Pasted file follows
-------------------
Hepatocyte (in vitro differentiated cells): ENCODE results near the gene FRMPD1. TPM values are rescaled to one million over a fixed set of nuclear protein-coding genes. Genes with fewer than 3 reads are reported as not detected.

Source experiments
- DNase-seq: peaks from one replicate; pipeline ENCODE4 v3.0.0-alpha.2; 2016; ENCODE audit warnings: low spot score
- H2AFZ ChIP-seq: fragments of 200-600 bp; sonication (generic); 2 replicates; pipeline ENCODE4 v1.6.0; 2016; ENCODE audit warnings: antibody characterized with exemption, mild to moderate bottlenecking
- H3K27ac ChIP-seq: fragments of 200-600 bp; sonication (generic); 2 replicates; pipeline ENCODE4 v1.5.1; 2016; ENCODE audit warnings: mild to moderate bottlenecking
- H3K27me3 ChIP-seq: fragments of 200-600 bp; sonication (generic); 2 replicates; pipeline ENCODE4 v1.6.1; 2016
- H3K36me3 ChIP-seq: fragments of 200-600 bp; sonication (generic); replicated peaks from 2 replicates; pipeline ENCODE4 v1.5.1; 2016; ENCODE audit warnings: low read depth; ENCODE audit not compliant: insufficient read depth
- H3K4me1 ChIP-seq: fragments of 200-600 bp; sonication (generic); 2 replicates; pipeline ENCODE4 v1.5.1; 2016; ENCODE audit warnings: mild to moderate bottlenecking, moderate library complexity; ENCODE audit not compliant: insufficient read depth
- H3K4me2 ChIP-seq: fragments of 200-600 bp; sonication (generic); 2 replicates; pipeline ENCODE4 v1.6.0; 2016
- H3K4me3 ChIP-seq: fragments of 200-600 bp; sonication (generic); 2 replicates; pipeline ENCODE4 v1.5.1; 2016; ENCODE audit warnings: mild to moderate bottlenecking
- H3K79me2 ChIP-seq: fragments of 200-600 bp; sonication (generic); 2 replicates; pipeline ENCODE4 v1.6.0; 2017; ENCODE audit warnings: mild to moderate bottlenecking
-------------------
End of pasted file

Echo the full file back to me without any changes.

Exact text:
Hepatocyte (in vitro differentiated cells): ENCODE results near the gene FRMPD1. TPM values are rescaled to one million over a fixed set of nuclear protein-coding genes. Genes with fewer than 3 reads are reported as not detected.

Source experiments
- DNase-seq: peaks from one replicate; pipeline ENCODE4 v3.0.0-alpha.2; 2016; ENCODE audit warnings: low spot score
- H2AFZ ChIP-seq: fragments of 200-600 bp; sonication (generic); 2 replicates; pipeline ENCODE4 v1.6.0; 2016; ENCODE audit warnings: antibody characterized with exemption, mild to moderate bottlenecking
- H3K27ac ChIP-seq: fragments of 200-600 bp; sonication (generic); 2 replicates; pipeline ENCODE4 v1.5.1; 2016; ENCODE audit warnings: mild to moderate bottlenecking
- H3K27me3 ChIP-seq: fragments of 200-600 bp; sonication (generic); 2 replicates; pipeline ENCODE4 v1.6.1; 2016
- H3K36me3 ChIP-seq: fragments of 200-600 bp; sonication (generic); replicated peaks from 2 replicates; pipeline ENCODE4 v1.5.1; 2016; ENCODE audit warnings: low read depth; ENCODE audit not compliant: insufficient read depth
- H3K4me1 ChIP-seq: fragments of 200-600 bp; sonication (generic); 2 replicates; pipeline ENCODE4 v1.5.1; 2016; ENCODE audit warnings: mild to moderate bottlenecking, moderate library complexity; ENCODE audit not compliant: insufficient read depth
- H3K4me2 ChIP-seq: fragments of 200-600 bp; sonication (generic); 2 replicates; pipeline ENCODE4 v1.6.0; 2016
- H3K4me3 ChIP-seq: fragments of 200-600 bp; sonication (generic); 2 replicates; pipeline ENCODE4 v1.5.1; 2016; ENCODE audit warnings: mild to moderate bottlenecking
- H3K79me2 ChIP-seq: fragments of 200-600 bp; sonication (generic); 2 replicates; pipeline ENCODE4 v1.6.0; 2017; ENCODE audit warnings: mild to moderate bottlenecking